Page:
The unfortunate team that exited on goal differential was Romania, who finished with a difference of -3 compared to New Zealand’s zero. After a 1-0 victory over Honduras, Romania just needed to pick up a few points from their next games. Unfortunately, Romania lost 4-0 to South Korea and then struggled to a 0-0 draw against New Zealand to exit the tournament early.

Honduras needed just a draw against South Korea to advance to the Quarterfinals, but the result could not have been worse. They exited thanks to a 6-0 loss in a sloppy performance that included a red card, three penalty kicks, and an incredible 23 shots allowed against them.

Men’s Group C

Spain have picked up right where they left off at Euro 2020: doing well but scoring very few goals. Two goals in three games was enough for Spain to finish on top of Group C with five points, but obviously the offense needs to start scoring more.

I have said on many occasions not to count Egypt out, and they showed that they have some of the top talents in Africa by finishing second in Group C. Just like Spain, Egypt scored only twice, but also conceded only one time. A final day 2-0 win over Australia combined with Argentina’s tie with Spain means that Egypt advance to the knockouts.

As the fourth most valuable squad at the Olympics, Argentina had high hopes but the dreams of a third ever Olympic gold were squashed after an opening day loss to Australia. A 1-0 victory over Egypt restored some faith but the draw against Spain eliminated the Argentines.

On the final day of the group stages, Australia looked to be in the best position after beating Argentina in the first match. All they needed to do was tie last-placed Egypt to advance, but Australia conceded twice and were eliminated.

Men’s Group D

Brazil joined Spain and Japan as the only group winners to finish the group stages undefeated, winning twice and tying once to finish with seven points. Everton forward Richarlison led the way, scoring five times in three games. He is currently the top scorer at the Olympics.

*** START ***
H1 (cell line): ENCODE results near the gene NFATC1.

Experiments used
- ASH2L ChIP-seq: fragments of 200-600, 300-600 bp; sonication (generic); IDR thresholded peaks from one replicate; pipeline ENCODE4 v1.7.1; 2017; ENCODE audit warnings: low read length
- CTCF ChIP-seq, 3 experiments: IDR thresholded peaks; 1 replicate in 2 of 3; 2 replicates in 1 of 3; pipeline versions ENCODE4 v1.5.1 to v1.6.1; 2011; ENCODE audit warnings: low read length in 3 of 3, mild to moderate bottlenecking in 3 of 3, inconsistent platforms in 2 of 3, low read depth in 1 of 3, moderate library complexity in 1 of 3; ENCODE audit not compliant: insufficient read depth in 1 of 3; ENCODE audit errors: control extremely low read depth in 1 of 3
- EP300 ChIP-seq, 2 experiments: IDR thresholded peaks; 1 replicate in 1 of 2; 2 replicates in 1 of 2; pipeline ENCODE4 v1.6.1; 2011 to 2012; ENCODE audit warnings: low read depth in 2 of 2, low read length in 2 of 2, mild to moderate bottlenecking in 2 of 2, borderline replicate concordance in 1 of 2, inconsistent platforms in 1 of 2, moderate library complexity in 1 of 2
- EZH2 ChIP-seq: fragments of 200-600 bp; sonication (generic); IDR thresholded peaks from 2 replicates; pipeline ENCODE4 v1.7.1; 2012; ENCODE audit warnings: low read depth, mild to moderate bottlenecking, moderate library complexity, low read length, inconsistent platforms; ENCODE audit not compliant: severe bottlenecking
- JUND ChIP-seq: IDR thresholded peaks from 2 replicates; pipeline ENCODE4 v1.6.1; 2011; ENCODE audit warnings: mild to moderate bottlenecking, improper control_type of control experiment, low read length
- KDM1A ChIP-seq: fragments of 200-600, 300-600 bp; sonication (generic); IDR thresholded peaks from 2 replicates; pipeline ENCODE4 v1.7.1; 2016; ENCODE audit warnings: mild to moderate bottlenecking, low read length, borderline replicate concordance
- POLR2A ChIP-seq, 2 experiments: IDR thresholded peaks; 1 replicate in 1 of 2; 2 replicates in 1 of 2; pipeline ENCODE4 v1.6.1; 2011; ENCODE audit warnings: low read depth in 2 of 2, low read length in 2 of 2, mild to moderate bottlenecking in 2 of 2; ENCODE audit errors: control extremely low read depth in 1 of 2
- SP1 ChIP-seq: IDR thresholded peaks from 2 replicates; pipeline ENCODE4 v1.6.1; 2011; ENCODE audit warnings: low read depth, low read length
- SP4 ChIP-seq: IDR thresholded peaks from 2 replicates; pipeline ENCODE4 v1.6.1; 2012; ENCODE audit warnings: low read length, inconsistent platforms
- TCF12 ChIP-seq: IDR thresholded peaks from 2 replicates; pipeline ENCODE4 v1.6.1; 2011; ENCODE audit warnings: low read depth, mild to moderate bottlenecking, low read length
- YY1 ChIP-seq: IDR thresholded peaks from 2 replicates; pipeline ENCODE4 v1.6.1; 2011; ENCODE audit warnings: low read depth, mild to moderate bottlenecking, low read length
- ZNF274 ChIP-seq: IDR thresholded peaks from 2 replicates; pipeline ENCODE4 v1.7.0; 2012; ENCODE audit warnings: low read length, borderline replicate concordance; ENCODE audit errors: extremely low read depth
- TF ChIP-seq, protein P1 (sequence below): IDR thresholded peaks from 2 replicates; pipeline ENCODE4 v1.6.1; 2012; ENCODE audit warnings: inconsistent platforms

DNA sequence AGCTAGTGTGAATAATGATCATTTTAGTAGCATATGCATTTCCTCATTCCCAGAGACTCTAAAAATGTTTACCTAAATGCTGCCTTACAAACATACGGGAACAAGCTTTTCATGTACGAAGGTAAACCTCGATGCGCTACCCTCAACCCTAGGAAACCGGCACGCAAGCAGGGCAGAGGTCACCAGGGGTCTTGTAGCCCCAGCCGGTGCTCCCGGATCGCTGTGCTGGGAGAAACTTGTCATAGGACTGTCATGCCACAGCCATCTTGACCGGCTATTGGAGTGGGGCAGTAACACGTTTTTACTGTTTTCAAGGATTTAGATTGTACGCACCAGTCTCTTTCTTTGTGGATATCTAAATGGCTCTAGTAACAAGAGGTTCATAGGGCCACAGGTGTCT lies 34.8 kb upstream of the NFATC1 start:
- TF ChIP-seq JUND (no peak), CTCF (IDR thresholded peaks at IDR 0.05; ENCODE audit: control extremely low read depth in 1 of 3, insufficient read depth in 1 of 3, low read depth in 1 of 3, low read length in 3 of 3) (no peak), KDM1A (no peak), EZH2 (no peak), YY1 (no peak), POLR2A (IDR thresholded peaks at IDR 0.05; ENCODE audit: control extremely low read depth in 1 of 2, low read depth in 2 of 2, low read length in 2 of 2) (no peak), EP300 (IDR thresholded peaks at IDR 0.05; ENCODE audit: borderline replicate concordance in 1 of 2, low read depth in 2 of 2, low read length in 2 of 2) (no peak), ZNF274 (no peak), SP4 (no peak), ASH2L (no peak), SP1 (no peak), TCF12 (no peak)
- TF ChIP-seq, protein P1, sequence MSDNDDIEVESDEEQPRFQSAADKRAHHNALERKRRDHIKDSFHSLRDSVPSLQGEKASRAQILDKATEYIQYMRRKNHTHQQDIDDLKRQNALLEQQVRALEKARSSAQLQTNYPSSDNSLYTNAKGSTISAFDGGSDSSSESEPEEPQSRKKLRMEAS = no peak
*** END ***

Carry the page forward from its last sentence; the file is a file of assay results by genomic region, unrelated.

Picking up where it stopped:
However, the Ivory Coast are the only group runner-ups to finish undefeated. A narrow victory over Saudi Arabia combined with draws against Brazil and Germany has helped an exciting young Ivory Coast side finish second.

Defending finalists Germany will be disappointed with a third-place finish, but it is ultimately a deserved result. The Germans rightfully lost to Brazil, struggled to a narrow win over Saudi Arabia, and then were held to a draw against the Ivory Coast. Some players did impress, with Leverkusen’s Nadiem Amiri and Eintracht Frankfurt’s Ragnar Ache both scoring twice.

Somewhat unsurprisingly, Saudi Arabia finished last in the group. With no points or wins and eight goals conceded, Saudi Arabia will need to rethink their strategy for the future. Not a single player on the squad plays outside of their home country.

Now the tournament goes into the Quarterfinals, with some exciting matches coming up. South Korea will face Mexico, underdogs Egypt are up against Brazil, hosts Japan face New Zealand, and Spain play the Ivory Coast. Who are you rooting for? Let me know in the comments!

I’ll make a review of the women’s group stage tomorrow!

Image Courtesy of Miyuki Meinaka, CC BY-SA 4.0, via Wikimedia Commons.